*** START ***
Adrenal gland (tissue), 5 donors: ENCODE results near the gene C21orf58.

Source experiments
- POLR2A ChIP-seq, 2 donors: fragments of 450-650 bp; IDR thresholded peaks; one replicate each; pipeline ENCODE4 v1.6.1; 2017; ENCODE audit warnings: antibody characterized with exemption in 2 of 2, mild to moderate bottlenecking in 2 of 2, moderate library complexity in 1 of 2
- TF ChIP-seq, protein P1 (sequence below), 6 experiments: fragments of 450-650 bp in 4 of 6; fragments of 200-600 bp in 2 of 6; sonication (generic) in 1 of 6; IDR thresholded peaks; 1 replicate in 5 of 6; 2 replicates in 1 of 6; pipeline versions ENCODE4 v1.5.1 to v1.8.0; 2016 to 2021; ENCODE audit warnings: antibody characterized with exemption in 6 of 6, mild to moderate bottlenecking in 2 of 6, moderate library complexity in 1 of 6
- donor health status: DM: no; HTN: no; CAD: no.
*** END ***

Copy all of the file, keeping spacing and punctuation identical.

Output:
Adrenal gland (tissue), 5 donors: ENCODE results near the gene C21orf58.

Source experiments
- POLR2A ChIP-seq, 2 donors: fragments of 450-650 bp; IDR thresholded peaks; one replicate each; pipeline ENCODE4 v1.6.1; 2017; ENCODE audit warnings: antibody characterized with exemption in 2 of 2, mild to moderate bottlenecking in 2 of 2, moderate library complexity in 1 of 2
- TF ChIP-seq, protein P1 (sequence below), 6 experiments: fragments of 450-650 bp in 4 of 6; fragments of 200-600 bp in 2 of 6; sonication (generic) in 1 of 6; IDR thresholded peaks; 1 replicate in 5 of 6; 2 replicates in 1 of 6; pipeline versions ENCODE4 v1.5.1 to v1.8.0; 2016 to 2021; ENCODE audit warnings: antibody characterized with exemption in 6 of 6, mild to moderate bottlenecking in 2 of 6, moderate library complexity in 1 of 6
- donor health status: DM: no; HTN: no; CAD: no.